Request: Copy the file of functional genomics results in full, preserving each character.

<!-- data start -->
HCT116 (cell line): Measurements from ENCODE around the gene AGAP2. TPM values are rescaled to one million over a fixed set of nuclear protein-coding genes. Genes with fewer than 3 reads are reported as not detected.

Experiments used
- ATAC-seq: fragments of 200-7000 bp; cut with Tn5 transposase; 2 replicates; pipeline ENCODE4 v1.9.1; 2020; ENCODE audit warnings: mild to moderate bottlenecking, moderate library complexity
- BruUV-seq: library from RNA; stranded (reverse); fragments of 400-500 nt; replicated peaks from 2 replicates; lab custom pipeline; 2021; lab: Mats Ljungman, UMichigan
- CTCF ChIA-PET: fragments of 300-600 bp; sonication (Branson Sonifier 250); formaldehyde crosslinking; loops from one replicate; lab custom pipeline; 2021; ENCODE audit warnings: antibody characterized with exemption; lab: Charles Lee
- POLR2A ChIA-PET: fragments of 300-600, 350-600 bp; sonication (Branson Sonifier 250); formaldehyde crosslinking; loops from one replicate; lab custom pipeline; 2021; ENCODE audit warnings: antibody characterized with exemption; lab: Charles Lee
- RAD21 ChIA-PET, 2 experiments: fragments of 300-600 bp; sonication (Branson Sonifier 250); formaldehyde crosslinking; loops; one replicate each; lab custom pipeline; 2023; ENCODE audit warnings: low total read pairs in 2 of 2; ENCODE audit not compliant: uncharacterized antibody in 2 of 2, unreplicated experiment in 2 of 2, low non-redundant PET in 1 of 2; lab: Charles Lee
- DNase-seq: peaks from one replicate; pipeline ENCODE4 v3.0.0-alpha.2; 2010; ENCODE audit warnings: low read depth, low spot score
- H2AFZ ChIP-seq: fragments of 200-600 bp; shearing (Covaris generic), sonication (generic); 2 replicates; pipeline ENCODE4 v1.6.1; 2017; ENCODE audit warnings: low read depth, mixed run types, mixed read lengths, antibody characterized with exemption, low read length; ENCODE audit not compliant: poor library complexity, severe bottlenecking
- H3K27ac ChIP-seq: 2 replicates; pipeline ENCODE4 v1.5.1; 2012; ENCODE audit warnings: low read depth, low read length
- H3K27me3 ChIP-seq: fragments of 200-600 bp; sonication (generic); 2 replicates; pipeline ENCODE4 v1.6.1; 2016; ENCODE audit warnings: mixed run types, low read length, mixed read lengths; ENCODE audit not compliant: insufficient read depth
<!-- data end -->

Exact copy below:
HCT116 (cell line): Measurements from ENCODE around the gene AGAP2. TPM values are rescaled to one million over a fixed set of nuclear protein-coding genes. Genes with fewer than 3 reads are reported as not detected.

Experiments used
- ATAC-seq: fragments of 200-7000 bp; cut with Tn5 transposase; 2 replicates; pipeline ENCODE4 v1.9.1; 2020; ENCODE audit warnings: mild to moderate bottlenecking, moderate library complexity
- BruUV-seq: library from RNA; stranded (reverse); fragments of 400-500 nt; replicated peaks from 2 replicates; lab custom pipeline; 2021; lab: Mats Ljungman, UMichigan
- CTCF ChIA-PET: fragments of 300-600 bp; sonication (Branson Sonifier 250); formaldehyde crosslinking; loops from one replicate; lab custom pipeline; 2021; ENCODE audit warnings: antibody characterized with exemption; lab: Charles Lee
- POLR2A ChIA-PET: fragments of 300-600, 350-600 bp; sonication (Branson Sonifier 250); formaldehyde crosslinking; loops from one replicate; lab custom pipeline; 2021; ENCODE audit warnings: antibody characterized with exemption; lab: Charles Lee
- RAD21 ChIA-PET, 2 experiments: fragments of 300-600 bp; sonication (Branson Sonifier 250); formaldehyde crosslinking; loops; one replicate each; lab custom pipeline; 2023; ENCODE audit warnings: low total read pairs in 2 of 2; ENCODE audit not compliant: uncharacterized antibody in 2 of 2, unreplicated experiment in 2 of 2, low non-redundant PET in 1 of 2; lab: Charles Lee
- DNase-seq: peaks from one replicate; pipeline ENCODE4 v3.0.0-alpha.2; 2010; ENCODE audit warnings: low read depth, low spot score
- H2AFZ ChIP-seq: fragments of 200-600 bp; shearing (Covaris generic), sonication (generic); 2 replicates; pipeline ENCODE4 v1.6.1; 2017; ENCODE audit warnings: low read depth, mixed run types, mixed read lengths, antibody characterized with exemption, low read length; ENCODE audit not compliant: poor library complexity, severe bottlenecking
- H3K27ac ChIP-seq: 2 replicates; pipeline ENCODE4 v1.5.1; 2012; ENCODE audit warnings: low read depth, low read length
- H3K27me3 ChIP-seq: fragments of 200-600 bp; sonication (generic); 2 replicates; pipeline ENCODE4 v1.6.1; 2016; ENCODE audit warnings: mixed run types, low read length, mixed read lengths; ENCODE audit not compliant: insufficient read depth